However, the fossil record—according to the secular time scale he swallows so uncritically—shows many of these conditions happening long before humans were around to sin—and to undoubted Homo sapiens long before any possible biblical date for Adam.3 The theistic evolutionist cannot believe that sin is the cause of death and disease, i.e. the biblical teaching that death is ‘the wages of sin’ (Romans 6:23) and ‘the last enemy’ (1 Corinthians 15:26). This is because according to his worldview, death and disease were around long before people. Though he traces its effects for the individual and society, his description is incomplete, as it does not sufficiently address the origin of sin, and seems to downplay the Genesis account of the Fall. This makes ‘The Problem of Sin’ perhaps the weakest chapter in The Reason for God.
Keller’s book is a pleasure to read; he explains the concepts clearly for a lay audience and communicates well. However, there is not much original argumentation in his book; much of what is outlined in his book can be found in similar apologetic works such as Lee Strobel’s The Case for Faith, or the works of C.S. Lewis, whom Keller quotes often, not to mention on websites like CMI’s. However, his abject compromise with secular evolutionary theories should be a major drawback for young-earth creationists, especially as it affects his arguments regarding science and religion, sin and the Fall. Also, why would skeptics accept Keller’s arguments for Christian faith and morality when he has already capitulated to them on history and science? While this does not make his book completely useless, it does limit its effectiveness.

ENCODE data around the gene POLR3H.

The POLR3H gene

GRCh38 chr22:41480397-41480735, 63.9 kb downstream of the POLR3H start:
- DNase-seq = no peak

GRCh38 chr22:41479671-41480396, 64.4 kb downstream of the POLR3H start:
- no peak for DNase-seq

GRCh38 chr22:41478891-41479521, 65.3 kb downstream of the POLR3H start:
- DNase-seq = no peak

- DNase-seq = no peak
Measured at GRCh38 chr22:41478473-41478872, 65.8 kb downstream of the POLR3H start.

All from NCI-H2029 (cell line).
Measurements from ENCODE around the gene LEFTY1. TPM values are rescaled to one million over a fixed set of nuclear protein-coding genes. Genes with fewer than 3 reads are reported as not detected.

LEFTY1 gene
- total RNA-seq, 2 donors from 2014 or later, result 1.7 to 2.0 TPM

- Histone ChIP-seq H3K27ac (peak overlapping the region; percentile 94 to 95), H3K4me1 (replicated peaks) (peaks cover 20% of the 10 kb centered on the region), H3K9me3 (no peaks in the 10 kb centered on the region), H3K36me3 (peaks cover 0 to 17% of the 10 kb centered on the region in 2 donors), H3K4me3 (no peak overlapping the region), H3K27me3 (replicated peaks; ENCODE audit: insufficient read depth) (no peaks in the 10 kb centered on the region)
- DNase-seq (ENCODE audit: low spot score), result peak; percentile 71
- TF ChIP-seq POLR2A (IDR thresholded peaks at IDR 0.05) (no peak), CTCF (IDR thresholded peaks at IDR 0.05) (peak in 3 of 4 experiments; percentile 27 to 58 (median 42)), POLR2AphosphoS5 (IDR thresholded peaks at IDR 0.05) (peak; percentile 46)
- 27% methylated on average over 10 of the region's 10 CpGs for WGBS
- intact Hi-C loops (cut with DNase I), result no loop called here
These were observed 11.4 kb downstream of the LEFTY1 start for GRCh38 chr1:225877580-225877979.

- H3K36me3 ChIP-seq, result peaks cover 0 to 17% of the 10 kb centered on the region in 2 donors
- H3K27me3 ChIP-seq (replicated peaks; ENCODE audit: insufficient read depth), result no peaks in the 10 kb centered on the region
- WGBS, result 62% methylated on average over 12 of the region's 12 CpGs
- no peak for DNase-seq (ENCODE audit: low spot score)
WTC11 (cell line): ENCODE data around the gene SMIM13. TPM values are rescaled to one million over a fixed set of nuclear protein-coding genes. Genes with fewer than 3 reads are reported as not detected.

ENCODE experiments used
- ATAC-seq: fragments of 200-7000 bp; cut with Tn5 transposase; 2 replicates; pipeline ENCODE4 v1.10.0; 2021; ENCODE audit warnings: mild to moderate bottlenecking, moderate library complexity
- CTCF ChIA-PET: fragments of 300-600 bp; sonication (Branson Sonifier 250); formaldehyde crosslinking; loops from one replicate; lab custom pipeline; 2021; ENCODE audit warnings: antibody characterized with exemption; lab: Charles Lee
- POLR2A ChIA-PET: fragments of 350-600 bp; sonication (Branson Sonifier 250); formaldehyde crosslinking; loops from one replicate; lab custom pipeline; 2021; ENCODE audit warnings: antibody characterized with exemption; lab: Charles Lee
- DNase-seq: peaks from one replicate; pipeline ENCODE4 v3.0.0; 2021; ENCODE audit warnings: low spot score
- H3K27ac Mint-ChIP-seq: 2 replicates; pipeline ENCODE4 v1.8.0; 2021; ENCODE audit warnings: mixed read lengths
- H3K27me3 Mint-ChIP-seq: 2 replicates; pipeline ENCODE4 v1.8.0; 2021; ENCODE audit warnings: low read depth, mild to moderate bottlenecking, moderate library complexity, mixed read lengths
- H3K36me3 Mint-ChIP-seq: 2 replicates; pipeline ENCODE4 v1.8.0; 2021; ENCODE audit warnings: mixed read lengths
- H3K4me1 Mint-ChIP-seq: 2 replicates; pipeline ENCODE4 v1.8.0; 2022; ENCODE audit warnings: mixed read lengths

- See Ham, K. and Sarfati, J. ‘Why is there death and suffering?’ creation.com/why-is-there-death-and-suffering. Return to text.
- See the articles under creation.com/apologetics#hell. Return to text.
- See Sarfati, J., The Fall: a cosmic catastrophe: Hugh Ross’s blunders on plant death in the Bible, J. Creation 19(3):60–64, 2005; creation.com/plant_death. Return to text.
- Smith, H., Cosmic and universal death from Adam’s Fall: an exegesis of Romans 8:19–23a, J. Creation 21(1):75–85, 2007. Return to text.
- Compare Sarfati J., Miracles and science, 1 September 2006, creation.com/miracles. Return to text.
- Is Genesis poetry/figurative, a theological argument (polemic) and thus not history? creation.com/fh, from Batten, D., Catchpoole, D., Sarfati, J. and Wieland, C., Creation Answers Book, ch. 2, Creation Book Publishers, 2007. Return to text.
- Sarfati, J., Refuting Compromise, pp. 94–101, Master Books, Green Forest, AR, 2004. Return to text.
- Boyd, S.W., A Proper Reading of Genesis 1:1–2:3; in: DeYoung, D. (Ed.), Thousands … Not Billions, pp. 157–170, Master Books, Green Forest, AR, 2005. This sampled 47 narrative and 49 poetic passages as well as Genesis 1:1–2:3. Return to text.
- Boyd, S.W., The Biblical Hebrew Creation Account: New Numbers Tell The Story, Institute for Creation Research, www.icr.org/article/24, November 2004. Return to text.
- Sarfati, J., Genesis: Bible authors believed it to be history, Creation 28(2):21–23, 2006; creation.com/gen-hist. Return to text.
- Cosner, L., Romans 5:12–21: Paul’s view of a literal Adam, J. Creation 22(2):105–107, 2008. Return to text.
- Sarfati, J., ref. 7, ch. 3. Return to text.
- Kulikovsky, A.S., Creation and Genesis: an historical survey, CRSQ 43(4):206–219, 2007. Return to text.
- Sarfati, ref. 7, ch. 6. Return to text.
- For example, see the testimonies of Joel Galvin creation.com/galvin, Sonia creation.com/sonia, and indeed my own creation.com/lita. Return to text.
- Wieland, C., Death of an apostate, Creation 25(1):6, 2002, creation.com/apostate. Return to text.